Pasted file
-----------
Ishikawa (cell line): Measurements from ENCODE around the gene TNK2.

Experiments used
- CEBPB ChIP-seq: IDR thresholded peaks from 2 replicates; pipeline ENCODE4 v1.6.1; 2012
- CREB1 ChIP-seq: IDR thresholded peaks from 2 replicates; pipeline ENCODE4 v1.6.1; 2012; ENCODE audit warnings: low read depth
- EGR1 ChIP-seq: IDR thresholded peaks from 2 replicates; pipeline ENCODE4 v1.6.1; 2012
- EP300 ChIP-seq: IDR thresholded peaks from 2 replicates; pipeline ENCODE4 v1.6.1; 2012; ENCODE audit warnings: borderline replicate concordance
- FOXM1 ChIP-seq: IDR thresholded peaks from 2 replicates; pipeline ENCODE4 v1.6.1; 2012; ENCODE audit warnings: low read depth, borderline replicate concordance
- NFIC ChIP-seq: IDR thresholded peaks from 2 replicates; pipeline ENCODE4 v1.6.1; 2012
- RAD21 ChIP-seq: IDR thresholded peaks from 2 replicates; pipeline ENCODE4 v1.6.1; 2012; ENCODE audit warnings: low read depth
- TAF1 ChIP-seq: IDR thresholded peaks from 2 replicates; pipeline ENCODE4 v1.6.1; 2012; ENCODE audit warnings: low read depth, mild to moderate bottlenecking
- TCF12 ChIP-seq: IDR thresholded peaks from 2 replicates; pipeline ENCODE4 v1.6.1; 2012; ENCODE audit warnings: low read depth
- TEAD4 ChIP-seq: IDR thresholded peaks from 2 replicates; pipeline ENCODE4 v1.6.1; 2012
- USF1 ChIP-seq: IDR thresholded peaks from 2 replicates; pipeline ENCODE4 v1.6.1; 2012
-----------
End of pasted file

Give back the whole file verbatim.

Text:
Ishikawa (cell line): Measurements from ENCODE around the gene TNK2.

Experiments used
- CEBPB ChIP-seq: IDR thresholded peaks from 2 replicates; pipeline ENCODE4 v1.6.1; 2012
- CREB1 ChIP-seq: IDR thresholded peaks from 2 replicates; pipeline ENCODE4 v1.6.1; 2012; ENCODE audit warnings: low read depth
- EGR1 ChIP-seq: IDR thresholded peaks from 2 replicates; pipeline ENCODE4 v1.6.1; 2012
- EP300 ChIP-seq: IDR thresholded peaks from 2 replicates; pipeline ENCODE4 v1.6.1; 2012; ENCODE audit warnings: borderline replicate concordance
- FOXM1 ChIP-seq: IDR thresholded peaks from 2 replicates; pipeline ENCODE4 v1.6.1; 2012; ENCODE audit warnings: low read depth, borderline replicate concordance
- NFIC ChIP-seq: IDR thresholded peaks from 2 replicates; pipeline ENCODE4 v1.6.1; 2012
- RAD21 ChIP-seq: IDR thresholded peaks from 2 replicates; pipeline ENCODE4 v1.6.1; 2012; ENCODE audit warnings: low read depth
- TAF1 ChIP-seq: IDR thresholded peaks from 2 replicates; pipeline ENCODE4 v1.6.1; 2012; ENCODE audit warnings: low read depth, mild to moderate bottlenecking
- TCF12 ChIP-seq: IDR thresholded peaks from 2 replicates; pipeline ENCODE4 v1.6.1; 2012; ENCODE audit warnings: low read depth
- TEAD4 ChIP-seq: IDR thresholded peaks from 2 replicates; pipeline ENCODE4 v1.6.1; 2012
- USF1 ChIP-seq: IDR thresholded peaks from 2 replicates; pipeline ENCODE4 v1.6.1; 2012